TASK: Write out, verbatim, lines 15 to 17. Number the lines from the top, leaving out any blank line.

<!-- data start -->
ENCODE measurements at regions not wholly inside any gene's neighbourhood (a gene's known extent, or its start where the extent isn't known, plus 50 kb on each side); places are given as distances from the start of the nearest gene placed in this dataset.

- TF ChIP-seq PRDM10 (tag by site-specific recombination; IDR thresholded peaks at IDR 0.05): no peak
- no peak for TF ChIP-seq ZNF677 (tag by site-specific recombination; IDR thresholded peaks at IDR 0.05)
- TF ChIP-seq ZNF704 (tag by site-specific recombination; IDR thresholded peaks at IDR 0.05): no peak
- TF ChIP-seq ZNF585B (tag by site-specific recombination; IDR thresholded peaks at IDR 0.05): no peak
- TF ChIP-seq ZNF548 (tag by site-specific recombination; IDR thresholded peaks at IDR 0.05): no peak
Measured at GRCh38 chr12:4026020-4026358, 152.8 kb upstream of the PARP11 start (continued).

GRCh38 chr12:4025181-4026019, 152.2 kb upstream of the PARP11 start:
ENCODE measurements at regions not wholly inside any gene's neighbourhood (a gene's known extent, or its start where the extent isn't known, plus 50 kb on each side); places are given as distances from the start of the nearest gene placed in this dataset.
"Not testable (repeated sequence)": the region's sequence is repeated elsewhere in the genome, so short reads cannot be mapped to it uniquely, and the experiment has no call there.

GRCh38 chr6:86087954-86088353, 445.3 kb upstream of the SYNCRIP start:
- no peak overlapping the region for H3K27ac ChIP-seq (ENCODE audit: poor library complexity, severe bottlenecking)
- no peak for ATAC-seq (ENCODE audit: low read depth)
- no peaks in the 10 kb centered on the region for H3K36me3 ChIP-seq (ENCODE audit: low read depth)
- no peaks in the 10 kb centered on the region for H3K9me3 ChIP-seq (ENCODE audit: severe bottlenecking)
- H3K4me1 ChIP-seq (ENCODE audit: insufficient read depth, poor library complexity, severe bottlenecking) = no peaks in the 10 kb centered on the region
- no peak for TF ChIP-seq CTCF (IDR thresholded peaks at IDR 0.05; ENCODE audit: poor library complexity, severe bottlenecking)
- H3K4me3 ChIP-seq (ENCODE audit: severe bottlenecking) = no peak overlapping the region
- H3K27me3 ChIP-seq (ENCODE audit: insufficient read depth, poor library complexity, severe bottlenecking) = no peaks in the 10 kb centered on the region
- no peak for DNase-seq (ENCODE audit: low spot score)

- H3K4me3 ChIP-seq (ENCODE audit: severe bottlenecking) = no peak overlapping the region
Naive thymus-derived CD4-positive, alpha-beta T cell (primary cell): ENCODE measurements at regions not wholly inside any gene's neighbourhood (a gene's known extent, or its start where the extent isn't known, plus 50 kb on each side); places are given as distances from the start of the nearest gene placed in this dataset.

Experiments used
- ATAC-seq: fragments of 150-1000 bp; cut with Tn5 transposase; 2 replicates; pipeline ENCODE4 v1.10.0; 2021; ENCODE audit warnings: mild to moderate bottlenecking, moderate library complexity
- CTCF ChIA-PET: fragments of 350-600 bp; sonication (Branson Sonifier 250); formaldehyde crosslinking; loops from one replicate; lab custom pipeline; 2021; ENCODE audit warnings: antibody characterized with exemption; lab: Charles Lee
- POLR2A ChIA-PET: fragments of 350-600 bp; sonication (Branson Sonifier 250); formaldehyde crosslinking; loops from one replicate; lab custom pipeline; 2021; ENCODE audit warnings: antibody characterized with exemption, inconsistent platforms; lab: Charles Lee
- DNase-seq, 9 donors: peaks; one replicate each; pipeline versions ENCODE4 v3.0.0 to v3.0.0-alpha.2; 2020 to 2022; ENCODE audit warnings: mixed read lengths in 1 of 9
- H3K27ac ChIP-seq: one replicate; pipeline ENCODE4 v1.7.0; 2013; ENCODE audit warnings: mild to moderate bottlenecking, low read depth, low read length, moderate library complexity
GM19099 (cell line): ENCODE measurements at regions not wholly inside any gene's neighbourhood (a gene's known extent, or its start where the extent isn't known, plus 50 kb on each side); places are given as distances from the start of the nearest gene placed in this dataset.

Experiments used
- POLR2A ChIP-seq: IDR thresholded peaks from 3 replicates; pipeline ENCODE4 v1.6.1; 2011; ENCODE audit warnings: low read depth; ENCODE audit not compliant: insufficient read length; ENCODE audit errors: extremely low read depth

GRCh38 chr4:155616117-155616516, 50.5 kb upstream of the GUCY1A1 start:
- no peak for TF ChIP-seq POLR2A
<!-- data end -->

- no peaks in the 10 kb centered on the region for H3K9me3 ChIP-seq (ENCODE audit: severe bottlenecking)
- H3K4me1 ChIP-seq (ENCODE audit: insufficient read depth, poor library complexity, severe bottlenecking) = no peaks in the 10 kb centered on the region
- no peak for TF ChIP-seq CTCF (IDR thresholded peaks at IDR 0.05; ENCODE audit: poor library complexity, severe bottlenecking)